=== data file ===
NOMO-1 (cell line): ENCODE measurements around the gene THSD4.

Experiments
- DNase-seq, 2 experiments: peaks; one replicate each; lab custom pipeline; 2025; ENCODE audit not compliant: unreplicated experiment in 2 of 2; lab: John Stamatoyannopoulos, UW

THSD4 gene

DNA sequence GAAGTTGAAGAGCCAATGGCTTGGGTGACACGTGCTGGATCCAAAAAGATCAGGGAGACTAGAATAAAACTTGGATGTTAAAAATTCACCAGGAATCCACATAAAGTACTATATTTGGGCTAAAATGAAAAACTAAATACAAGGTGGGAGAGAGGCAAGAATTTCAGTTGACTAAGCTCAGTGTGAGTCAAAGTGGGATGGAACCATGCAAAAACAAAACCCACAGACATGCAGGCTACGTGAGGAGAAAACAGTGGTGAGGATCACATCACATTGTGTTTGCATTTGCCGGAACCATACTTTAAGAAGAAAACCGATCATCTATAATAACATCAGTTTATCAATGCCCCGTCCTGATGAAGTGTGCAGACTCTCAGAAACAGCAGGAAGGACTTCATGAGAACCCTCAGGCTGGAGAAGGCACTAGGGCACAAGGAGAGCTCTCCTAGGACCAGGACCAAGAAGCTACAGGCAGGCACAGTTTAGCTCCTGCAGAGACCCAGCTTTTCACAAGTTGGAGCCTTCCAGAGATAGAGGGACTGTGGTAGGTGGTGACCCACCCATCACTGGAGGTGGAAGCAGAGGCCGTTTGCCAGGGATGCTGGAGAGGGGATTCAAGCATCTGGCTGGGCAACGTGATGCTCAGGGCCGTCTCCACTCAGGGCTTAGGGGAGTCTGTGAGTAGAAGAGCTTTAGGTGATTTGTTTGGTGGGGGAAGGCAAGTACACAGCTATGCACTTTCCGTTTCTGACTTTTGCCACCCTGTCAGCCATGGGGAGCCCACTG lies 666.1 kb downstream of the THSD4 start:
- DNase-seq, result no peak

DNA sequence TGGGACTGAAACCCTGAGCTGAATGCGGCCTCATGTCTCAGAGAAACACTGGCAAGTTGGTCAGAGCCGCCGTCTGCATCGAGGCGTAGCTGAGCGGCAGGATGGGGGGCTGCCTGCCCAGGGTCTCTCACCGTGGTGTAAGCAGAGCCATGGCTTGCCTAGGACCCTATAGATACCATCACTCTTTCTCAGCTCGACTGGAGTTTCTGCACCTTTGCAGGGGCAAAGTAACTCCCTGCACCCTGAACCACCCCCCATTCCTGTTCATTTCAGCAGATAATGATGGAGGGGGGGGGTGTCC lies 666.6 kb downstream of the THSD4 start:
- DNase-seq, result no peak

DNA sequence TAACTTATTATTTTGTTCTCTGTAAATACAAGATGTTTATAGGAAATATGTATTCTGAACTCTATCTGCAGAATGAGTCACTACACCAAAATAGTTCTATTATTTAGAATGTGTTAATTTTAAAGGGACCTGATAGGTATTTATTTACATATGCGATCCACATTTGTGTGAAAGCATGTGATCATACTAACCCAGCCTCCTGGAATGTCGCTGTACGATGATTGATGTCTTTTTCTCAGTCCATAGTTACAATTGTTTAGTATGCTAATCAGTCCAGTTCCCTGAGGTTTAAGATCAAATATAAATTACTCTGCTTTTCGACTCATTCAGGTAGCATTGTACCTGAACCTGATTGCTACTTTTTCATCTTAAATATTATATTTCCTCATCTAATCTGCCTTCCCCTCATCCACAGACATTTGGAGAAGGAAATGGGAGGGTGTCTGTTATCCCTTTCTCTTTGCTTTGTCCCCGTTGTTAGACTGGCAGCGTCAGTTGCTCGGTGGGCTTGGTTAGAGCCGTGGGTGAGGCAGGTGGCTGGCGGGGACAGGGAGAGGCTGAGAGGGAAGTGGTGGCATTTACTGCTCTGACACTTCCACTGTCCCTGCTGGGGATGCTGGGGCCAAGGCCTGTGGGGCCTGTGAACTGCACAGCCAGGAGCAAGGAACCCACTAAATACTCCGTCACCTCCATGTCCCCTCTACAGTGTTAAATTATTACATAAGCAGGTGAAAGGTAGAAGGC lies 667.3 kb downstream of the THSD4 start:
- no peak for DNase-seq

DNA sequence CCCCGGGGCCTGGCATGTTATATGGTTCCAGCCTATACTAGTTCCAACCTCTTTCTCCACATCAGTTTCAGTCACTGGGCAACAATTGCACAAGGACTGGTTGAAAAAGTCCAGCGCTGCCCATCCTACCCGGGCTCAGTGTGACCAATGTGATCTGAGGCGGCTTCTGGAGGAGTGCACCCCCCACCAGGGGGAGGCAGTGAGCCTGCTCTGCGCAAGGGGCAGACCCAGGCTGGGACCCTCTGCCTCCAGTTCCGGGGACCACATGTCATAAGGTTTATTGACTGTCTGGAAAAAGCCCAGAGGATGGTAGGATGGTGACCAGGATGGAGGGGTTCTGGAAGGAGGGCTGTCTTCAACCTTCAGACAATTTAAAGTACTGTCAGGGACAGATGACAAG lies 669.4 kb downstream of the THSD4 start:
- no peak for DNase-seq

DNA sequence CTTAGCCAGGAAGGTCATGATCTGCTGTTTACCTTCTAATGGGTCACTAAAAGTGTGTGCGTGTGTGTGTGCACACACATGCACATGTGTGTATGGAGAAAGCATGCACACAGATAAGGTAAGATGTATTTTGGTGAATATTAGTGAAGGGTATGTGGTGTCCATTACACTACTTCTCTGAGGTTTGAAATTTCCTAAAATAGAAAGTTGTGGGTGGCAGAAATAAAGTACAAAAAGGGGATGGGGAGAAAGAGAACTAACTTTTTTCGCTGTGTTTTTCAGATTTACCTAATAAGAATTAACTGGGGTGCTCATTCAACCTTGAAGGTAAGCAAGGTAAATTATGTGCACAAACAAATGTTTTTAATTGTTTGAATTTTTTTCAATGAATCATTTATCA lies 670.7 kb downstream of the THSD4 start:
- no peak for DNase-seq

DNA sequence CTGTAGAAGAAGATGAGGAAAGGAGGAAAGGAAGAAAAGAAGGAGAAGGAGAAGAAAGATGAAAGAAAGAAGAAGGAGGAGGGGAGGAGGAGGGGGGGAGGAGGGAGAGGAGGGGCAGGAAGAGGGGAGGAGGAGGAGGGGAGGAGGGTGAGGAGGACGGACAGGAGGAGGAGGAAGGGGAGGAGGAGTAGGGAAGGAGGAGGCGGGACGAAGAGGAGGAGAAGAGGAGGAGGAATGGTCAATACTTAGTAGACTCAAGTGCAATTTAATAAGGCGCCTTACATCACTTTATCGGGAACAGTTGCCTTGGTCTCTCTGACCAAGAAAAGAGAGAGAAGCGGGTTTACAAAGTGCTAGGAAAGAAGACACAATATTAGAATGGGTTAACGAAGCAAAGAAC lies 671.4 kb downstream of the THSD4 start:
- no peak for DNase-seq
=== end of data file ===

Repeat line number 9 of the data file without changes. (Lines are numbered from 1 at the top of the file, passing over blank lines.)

DNA sequence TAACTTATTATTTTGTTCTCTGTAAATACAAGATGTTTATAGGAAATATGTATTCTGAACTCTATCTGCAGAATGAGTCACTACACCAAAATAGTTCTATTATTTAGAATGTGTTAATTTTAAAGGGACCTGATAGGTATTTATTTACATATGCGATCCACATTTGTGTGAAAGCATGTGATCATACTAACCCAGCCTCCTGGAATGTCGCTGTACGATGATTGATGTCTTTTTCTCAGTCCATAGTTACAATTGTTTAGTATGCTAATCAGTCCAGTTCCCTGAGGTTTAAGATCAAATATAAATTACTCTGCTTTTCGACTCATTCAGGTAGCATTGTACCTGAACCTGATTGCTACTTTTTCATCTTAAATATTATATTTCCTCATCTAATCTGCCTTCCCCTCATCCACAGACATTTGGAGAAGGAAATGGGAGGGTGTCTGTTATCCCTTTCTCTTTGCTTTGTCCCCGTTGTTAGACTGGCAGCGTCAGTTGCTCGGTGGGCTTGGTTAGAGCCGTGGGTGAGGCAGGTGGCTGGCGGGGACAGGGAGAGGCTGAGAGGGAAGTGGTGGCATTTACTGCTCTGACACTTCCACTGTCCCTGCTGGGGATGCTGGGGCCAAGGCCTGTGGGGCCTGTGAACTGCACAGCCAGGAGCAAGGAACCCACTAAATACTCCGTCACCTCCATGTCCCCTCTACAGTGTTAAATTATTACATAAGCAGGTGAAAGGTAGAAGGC lies 667.3 kb downstream of the THSD4 start: